Bedroom to Boardroom: How the Pill Changed Lives

The Pill. The name is simple. Its impact was anything but.

"I think it's really the most revolutionary development of the 20th century," said Letty Cottin Pogrebin, the cofounder of Ms. Magazine. "I don't think that's hyperbole because it changed the lives of half the population."

Its historic status is celebrated at the Smithsonian, which pairs the pill with images from the summer of love, reports CBS News correspondent Cynthia Bowers.

But giving it the pill credit, or blame, for the sexual revolution is missing the larger point, says Time Magazine's Nancy Gibbs in her cover story.

"I think its enormous impact was on social choices and economic choices," Gibbs said. "Once women could more reliably control their fertility they could control a lot of other things as well."

Such as when to start a family and how big it should be. That freedom, along with the women's movement, allowed women to enter the workforce and to advance.

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But the pill came out of research intended to help women get pregnant. Condemned by the Catholic Church, at first the pill was prescribed only to married women. A prejudice recalled in "Mad Men," the TV series about the 60s.

"I see from your chart that you're not married and yet you're interested in the contraceptive pill," a doctor on "Mad Men" said.

"The morality of the time was such that we were all supposed to be good girls and that included wives," Cottin Pogrebin said.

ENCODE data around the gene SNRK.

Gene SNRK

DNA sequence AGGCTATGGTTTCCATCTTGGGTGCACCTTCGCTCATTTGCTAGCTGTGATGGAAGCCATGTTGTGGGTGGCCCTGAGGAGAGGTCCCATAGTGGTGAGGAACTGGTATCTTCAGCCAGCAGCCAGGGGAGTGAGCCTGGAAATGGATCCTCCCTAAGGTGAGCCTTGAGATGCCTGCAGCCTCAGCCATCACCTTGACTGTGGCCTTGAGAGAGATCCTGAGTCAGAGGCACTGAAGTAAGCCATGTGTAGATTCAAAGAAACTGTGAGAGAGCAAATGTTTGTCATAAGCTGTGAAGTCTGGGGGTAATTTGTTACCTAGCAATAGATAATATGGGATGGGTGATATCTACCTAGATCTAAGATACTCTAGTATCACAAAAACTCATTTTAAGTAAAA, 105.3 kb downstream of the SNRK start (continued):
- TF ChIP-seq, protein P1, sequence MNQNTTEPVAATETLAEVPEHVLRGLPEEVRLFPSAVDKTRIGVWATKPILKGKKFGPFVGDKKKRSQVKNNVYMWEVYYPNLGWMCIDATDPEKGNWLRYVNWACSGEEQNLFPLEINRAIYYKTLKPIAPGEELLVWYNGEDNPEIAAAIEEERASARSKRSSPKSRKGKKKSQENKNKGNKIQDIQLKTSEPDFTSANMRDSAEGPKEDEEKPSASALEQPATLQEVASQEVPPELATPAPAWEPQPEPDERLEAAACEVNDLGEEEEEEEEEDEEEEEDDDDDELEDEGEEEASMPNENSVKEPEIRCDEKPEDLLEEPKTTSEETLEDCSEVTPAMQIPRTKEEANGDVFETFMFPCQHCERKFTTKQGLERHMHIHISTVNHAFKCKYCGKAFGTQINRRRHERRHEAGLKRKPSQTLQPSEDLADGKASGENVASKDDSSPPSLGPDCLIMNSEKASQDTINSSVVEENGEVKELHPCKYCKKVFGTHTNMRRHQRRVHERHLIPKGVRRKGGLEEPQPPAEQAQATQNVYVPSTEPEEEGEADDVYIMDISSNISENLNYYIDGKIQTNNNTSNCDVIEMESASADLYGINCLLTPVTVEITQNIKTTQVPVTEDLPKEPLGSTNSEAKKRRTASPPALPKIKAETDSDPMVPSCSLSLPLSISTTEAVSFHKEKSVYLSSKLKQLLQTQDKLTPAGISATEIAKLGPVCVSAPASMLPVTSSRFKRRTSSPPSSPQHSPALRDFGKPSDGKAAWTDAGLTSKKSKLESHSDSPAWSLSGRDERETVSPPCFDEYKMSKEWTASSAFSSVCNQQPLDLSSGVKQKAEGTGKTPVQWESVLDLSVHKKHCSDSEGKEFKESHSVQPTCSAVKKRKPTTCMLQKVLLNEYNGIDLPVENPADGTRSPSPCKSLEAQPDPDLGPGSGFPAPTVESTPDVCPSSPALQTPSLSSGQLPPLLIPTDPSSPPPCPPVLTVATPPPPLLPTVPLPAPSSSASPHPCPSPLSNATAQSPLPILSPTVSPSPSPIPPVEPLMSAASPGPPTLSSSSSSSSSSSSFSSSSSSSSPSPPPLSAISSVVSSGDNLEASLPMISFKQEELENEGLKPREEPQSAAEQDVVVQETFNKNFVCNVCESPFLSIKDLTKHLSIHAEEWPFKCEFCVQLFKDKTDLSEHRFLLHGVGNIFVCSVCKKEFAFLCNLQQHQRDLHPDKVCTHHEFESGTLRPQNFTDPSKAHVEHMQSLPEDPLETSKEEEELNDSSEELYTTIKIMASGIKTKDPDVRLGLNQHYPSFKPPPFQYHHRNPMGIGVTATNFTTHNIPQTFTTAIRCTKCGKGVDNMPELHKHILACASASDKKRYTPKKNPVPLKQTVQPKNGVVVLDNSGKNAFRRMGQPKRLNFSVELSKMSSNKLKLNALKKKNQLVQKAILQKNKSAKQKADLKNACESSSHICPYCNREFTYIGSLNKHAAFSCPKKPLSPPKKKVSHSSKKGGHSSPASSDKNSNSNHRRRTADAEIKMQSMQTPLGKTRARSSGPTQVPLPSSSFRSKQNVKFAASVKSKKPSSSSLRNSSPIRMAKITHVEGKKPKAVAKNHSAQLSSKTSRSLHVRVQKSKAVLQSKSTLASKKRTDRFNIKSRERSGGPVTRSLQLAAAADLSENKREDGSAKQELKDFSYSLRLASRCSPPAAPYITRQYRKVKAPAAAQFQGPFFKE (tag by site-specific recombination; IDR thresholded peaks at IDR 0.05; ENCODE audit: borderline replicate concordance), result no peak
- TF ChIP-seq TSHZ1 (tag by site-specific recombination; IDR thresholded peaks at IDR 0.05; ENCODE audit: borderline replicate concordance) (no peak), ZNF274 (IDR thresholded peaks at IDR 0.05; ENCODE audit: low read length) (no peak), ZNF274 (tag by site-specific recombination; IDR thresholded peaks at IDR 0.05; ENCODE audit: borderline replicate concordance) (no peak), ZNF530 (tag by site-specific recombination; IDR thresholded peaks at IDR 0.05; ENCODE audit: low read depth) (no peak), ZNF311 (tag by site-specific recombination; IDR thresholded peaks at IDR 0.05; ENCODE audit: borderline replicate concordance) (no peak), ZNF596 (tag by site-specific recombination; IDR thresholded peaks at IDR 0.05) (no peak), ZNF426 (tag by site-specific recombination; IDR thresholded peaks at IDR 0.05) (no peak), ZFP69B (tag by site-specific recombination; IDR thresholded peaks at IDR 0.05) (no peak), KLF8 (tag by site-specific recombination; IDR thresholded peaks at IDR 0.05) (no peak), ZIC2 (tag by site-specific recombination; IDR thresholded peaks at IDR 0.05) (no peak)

Drug companies tried to make the pill seem mundane by using starter kits.

"Brush your teeth, wash your face. It completely removed birth control from sex," said Diane Wendt, with the Smithsonian National Museum of American History.

It worked. Sales jumped - 400,000 women in 1961 to 6.5 million women four years later- to nearly 12 million women today.

Yet despite relatively easy access to the pill and other contraceptives, nearly half of American pregnancies are unplanned - one in five end in abortion.

Feminists say that's evidence the battle to better educate and liberate women still continues.

But is the old expression true - "You've come a long way, baby?"

"I always say you've come a long way, maybe. Because if we really came a long way baby, we'd have a male pill," Cottin Pogrebin said.

And she doesn't mean Viagra.